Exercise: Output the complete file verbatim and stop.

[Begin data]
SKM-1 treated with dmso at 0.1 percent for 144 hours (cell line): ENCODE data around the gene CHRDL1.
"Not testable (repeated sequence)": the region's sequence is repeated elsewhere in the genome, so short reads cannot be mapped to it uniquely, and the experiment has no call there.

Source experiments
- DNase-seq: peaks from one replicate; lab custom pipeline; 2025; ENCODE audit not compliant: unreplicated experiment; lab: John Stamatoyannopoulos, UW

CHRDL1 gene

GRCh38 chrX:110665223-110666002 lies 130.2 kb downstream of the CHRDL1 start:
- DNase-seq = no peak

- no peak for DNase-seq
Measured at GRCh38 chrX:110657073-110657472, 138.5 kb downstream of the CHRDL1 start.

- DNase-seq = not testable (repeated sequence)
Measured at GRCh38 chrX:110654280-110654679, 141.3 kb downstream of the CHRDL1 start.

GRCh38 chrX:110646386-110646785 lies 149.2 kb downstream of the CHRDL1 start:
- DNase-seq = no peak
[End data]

SKM-1 treated with dmso at 0.1 percent for 144 hours (cell line): ENCODE data around the gene CHRDL1.
"Not testable (repeated sequence)": the region's sequence is repeated elsewhere in the genome, so short reads cannot be mapped to it uniquely, and the experiment has no call there.

Source experiments
- DNase-seq: peaks from one replicate; lab custom pipeline; 2025; ENCODE audit not compliant: unreplicated experiment; lab: John Stamatoyannopoulos, UW

CHRDL1 gene

GRCh38 chrX:110665223-110666002 lies 130.2 kb downstream of the CHRDL1 start:
- DNase-seq = no peak

- no peak for DNase-seq
Measured at GRCh38 chrX:110657073-110657472, 138.5 kb downstream of the CHRDL1 start.

- DNase-seq = not testable (repeated sequence)
Measured at GRCh38 chrX:110654280-110654679, 141.3 kb downstream of the CHRDL1 start.

GRCh38 chrX:110646386-110646785 lies 149.2 kb downstream of the CHRDL1 start:
- DNase-seq = no peak